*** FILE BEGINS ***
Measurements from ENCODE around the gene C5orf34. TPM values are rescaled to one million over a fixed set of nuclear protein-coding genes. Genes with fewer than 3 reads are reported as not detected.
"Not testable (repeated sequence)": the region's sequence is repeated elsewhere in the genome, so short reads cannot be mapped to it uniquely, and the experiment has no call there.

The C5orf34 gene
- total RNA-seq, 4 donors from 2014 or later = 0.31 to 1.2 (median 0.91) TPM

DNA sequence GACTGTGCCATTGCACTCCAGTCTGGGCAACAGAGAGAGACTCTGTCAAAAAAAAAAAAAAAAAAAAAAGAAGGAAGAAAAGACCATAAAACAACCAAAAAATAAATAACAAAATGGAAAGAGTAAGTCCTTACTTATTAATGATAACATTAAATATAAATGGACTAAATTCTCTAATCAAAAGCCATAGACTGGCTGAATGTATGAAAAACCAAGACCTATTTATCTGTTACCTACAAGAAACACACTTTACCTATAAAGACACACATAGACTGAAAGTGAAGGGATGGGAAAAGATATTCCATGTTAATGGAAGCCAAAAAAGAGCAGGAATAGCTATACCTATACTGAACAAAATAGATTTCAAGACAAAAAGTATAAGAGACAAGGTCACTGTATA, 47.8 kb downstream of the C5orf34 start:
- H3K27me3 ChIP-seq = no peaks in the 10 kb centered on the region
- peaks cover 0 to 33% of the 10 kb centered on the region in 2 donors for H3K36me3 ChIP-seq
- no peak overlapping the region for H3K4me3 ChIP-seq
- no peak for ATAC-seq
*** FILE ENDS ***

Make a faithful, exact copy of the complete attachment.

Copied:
Measurements from ENCODE around the gene C5orf34. TPM values are rescaled to one million over a fixed set of nuclear protein-coding genes. Genes with fewer than 3 reads are reported as not detected.
"Not testable (repeated sequence)": the region's sequence is repeated elsewhere in the genome, so short reads cannot be mapped to it uniquely, and the experiment has no call there.

The C5orf34 gene
- total RNA-seq, 4 donors from 2014 or later = 0.31 to 1.2 (median 0.91) TPM

DNA sequence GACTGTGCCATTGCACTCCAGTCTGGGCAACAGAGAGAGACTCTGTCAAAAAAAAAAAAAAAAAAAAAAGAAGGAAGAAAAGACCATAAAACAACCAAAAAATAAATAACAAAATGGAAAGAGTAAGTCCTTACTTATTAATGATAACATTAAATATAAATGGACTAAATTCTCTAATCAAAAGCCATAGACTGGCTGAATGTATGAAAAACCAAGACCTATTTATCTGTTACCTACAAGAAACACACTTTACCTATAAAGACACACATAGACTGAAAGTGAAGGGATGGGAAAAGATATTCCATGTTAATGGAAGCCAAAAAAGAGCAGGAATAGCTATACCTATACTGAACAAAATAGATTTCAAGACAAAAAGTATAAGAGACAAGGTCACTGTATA, 47.8 kb downstream of the C5orf34 start:
- H3K27me3 ChIP-seq = no peaks in the 10 kb centered on the region
- peaks cover 0 to 33% of the 10 kb centered on the region in 2 donors for H3K36me3 ChIP-seq
- no peak overlapping the region for H3K4me3 ChIP-seq
- no peak for ATAC-seq